Best in Class 2016

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Best in Class 2016: ODs Helping Those in Need



This year’s Best in Class optometry students are as big-hearted as they are intelligent. Coming from different walks of life, they have lent their time to tutoring underclassmen, voluntarily organized Easter egg hunts, and even traveled to South America, all in hopes of helping those in need.

Some are moving on to do residencies, some are taking a breather before starting new jobs, and while others may not have post-graduation plans set in stone, the impact they have all left on their schools is a sure indicator of bright futures to come.

Vision Monday congratulates all of this year’s optometry graduates and dedicates this special section to shed the spotlight on the Best in Class 2016.



Vanessa Fimreite, OD

SUNY College of Optometry
New York, N.Y.


Optometry is a family affair for Vanessa Fimreite, OD, whose parents are optometrists at PAJE Optometric in Costa Mesa, Calif. Though she didn’t consider optometry as a field of interest for herself, it wasn’t until she saw how passionate her parents were about their work that she chose to go into optometry.

“I realized that unlike most of my friend’s parents who come home and complain about their jobs, my parents thoroughly enjoyed their work. Their passion was intoxicating and I personally know what it is like not having a correct pair of glasses and then have sudden clarity when you put on your updated prescription,” she said.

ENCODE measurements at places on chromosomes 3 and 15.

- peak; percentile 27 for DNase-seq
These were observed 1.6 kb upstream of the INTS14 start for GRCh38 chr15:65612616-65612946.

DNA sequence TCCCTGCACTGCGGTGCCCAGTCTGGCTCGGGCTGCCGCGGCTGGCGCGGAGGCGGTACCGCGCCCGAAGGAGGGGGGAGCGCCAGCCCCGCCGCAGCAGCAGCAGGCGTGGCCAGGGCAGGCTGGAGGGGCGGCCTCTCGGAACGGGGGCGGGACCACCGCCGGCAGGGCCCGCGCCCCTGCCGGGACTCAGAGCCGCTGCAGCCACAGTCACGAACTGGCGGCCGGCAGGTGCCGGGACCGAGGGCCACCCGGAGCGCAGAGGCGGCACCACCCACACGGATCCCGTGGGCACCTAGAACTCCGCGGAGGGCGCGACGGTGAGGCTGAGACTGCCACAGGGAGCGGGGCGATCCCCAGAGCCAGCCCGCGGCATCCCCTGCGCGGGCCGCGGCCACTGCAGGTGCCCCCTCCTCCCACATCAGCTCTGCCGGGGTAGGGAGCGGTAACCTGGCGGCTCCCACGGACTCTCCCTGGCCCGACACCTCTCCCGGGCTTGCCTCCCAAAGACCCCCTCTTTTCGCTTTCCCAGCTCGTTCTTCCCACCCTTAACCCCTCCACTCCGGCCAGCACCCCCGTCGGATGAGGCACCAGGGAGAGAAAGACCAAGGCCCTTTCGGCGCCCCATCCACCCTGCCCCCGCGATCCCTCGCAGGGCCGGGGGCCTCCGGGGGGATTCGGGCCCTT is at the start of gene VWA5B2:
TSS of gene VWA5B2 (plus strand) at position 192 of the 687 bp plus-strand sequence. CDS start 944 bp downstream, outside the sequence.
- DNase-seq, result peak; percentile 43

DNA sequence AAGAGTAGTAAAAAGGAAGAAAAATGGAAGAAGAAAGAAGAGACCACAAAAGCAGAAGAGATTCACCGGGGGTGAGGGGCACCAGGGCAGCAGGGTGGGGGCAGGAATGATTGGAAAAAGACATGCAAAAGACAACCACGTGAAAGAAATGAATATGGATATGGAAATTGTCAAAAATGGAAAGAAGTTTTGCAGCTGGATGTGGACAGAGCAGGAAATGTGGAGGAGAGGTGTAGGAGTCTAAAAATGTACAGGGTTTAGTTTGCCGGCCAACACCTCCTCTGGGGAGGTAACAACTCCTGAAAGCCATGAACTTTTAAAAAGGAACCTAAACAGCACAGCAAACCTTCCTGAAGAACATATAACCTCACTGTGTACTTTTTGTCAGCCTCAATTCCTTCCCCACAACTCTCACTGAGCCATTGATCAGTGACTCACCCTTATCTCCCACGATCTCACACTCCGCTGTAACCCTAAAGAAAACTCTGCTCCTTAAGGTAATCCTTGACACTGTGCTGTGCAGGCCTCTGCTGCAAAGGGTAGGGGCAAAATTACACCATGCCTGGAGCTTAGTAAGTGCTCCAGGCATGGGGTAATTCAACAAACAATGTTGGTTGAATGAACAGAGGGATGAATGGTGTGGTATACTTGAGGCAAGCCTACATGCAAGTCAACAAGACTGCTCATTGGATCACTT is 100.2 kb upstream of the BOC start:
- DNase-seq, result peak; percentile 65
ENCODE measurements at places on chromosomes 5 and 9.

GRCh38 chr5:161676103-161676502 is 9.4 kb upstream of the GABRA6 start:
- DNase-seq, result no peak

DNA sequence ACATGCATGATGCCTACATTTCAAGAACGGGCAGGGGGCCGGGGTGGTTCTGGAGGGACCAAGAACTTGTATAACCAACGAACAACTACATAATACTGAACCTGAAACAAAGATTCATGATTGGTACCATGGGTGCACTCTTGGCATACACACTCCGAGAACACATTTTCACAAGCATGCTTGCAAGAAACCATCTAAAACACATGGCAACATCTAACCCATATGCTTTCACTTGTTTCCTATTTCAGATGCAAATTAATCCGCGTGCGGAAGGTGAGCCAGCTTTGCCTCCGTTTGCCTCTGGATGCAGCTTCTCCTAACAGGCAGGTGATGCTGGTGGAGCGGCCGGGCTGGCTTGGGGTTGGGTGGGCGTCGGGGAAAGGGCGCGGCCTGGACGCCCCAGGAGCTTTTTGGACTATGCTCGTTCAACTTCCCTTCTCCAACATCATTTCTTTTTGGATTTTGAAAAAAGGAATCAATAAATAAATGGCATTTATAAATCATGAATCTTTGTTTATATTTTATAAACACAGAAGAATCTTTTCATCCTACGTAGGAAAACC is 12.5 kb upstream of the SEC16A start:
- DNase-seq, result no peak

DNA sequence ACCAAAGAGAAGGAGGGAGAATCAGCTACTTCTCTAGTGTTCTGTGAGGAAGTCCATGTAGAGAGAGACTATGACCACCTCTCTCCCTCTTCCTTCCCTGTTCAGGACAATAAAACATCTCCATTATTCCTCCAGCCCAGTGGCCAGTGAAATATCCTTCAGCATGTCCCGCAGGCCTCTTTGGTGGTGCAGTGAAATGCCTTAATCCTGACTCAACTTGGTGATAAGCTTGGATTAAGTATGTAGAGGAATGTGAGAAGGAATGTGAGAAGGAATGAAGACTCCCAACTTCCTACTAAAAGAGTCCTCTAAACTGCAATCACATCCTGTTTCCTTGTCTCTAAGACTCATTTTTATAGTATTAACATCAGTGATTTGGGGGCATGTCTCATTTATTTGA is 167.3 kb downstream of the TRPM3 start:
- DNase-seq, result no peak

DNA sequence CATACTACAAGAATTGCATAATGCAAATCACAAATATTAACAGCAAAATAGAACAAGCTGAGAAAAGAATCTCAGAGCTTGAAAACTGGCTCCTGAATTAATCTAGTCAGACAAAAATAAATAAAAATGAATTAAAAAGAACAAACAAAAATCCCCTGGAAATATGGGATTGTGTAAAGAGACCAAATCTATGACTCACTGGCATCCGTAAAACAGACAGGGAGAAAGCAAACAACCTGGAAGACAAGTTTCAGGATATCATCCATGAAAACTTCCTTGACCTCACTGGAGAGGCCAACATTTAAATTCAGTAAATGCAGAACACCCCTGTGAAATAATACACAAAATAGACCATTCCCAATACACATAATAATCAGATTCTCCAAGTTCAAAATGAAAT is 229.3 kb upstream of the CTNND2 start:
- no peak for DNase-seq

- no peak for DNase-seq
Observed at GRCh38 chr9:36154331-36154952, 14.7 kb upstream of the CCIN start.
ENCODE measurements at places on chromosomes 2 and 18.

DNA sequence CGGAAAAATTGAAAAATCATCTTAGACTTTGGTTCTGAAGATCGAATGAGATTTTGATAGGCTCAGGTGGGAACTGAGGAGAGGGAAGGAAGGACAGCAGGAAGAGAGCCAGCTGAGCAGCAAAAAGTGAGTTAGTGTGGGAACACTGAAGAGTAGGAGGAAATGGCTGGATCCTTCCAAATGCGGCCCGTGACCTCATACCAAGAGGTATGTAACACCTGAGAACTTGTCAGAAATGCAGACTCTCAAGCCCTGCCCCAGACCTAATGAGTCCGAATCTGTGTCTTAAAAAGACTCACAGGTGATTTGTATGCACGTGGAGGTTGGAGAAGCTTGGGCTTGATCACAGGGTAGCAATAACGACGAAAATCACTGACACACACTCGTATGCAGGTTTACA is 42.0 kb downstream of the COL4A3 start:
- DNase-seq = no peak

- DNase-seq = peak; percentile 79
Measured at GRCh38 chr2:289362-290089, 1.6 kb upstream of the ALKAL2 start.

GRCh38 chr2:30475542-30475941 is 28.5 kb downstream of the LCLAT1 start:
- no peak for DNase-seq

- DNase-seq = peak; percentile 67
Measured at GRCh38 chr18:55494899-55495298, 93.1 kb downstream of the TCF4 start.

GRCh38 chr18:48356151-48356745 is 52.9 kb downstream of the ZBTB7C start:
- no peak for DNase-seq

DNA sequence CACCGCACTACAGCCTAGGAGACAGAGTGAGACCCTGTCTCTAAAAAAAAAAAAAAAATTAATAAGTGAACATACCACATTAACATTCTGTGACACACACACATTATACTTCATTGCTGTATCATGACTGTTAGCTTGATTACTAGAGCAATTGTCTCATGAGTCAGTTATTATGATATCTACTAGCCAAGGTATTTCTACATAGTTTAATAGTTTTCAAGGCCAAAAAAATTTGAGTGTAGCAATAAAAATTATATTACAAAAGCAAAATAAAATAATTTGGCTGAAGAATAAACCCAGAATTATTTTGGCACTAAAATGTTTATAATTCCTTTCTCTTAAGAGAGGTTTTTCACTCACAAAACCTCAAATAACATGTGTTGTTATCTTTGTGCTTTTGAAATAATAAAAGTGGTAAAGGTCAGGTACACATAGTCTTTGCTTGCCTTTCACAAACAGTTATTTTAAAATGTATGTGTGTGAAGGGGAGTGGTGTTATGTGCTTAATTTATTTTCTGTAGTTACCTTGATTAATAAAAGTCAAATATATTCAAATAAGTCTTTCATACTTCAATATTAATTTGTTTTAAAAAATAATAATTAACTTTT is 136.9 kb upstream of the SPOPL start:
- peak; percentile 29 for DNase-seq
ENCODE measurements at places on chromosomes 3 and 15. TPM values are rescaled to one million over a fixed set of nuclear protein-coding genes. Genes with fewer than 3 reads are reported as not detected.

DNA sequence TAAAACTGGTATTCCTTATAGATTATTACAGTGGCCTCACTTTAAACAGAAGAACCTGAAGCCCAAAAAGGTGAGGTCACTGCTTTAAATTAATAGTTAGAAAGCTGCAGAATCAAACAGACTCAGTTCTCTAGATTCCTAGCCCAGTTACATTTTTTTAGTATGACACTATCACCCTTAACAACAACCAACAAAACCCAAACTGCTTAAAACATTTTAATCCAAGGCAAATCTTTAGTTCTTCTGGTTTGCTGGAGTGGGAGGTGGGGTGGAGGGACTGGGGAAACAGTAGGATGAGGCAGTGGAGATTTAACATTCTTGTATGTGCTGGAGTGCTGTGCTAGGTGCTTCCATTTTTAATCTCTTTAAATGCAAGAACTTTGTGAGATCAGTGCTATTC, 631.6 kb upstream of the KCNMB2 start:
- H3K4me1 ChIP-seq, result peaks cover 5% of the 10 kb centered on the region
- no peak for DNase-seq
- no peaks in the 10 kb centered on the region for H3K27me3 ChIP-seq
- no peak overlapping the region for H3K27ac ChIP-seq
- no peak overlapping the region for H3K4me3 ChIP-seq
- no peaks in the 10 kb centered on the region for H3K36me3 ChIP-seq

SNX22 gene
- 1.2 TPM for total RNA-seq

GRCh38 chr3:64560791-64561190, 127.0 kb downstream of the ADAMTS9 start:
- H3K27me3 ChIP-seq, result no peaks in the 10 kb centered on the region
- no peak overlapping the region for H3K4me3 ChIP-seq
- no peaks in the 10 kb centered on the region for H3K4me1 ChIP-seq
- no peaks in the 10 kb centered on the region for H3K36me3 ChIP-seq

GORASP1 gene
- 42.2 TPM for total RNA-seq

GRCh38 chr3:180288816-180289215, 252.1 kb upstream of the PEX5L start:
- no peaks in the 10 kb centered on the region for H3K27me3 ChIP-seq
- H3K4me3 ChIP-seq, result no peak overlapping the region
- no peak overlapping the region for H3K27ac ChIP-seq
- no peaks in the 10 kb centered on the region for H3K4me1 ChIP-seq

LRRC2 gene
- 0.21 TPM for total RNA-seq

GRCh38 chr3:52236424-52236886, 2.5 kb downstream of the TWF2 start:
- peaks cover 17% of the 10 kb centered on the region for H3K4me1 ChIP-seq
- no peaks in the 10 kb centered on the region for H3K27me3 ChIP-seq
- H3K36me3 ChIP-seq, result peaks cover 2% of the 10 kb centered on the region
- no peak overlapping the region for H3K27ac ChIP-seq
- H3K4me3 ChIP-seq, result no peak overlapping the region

While at the College of Optometry, Fimreite was able to go to Oaxaca, Mexico with the student chapter of the Fellowship of Christian Optometrists to provide free comprehensive eye exams to several villages. She was also the recipient of this year’s inaugural Student Innovator Award, for her idea, MAVA: Mobile Acuity and Vision Assessment (see page 57).

Though she doesn’t have any solid post-graduation plans yet, she wants to move to San Francisco and join a private practice.

HER SCHOOL SAYS… “Vanessa had an impactful tenure as student council president, making lasting improvements to student life at the College. She solves problems in a proactive and creative way.”


Shane Johnston, OD

Midwestern University, Arizona School of Optometry
Glendale, Ariz.


Shane Johnston, OD, graduated with a degree in human biology and though he wanted to go into the health care field, he wasn’t sure which route he wanted to pursue. After receiving his degree, Johnston was hired by a private practice optometrist to work as an optical/lab tech. After six months of working there, he decided on optometry.

“My most gratifying work done while in my optometry program was helping underclassmen by tutoring and assisting in the methods pre-clinic. I tutored for three years and worked as a teaching assistant for one year,” he said.

After graduating, Johnston plans on staying in the Phoenix area to pursue private practice optometry.

HIS SCHOOL SAYS… “On behalf of Midwestern University and the Arizona College of Optometry, we thank Shane for his commitment and dedication to academic and clinical excellence. We wish him success in his optometric career.”


Emily Korszen, OD


Nova Southeastern University
Fort Lauderdale, Fla.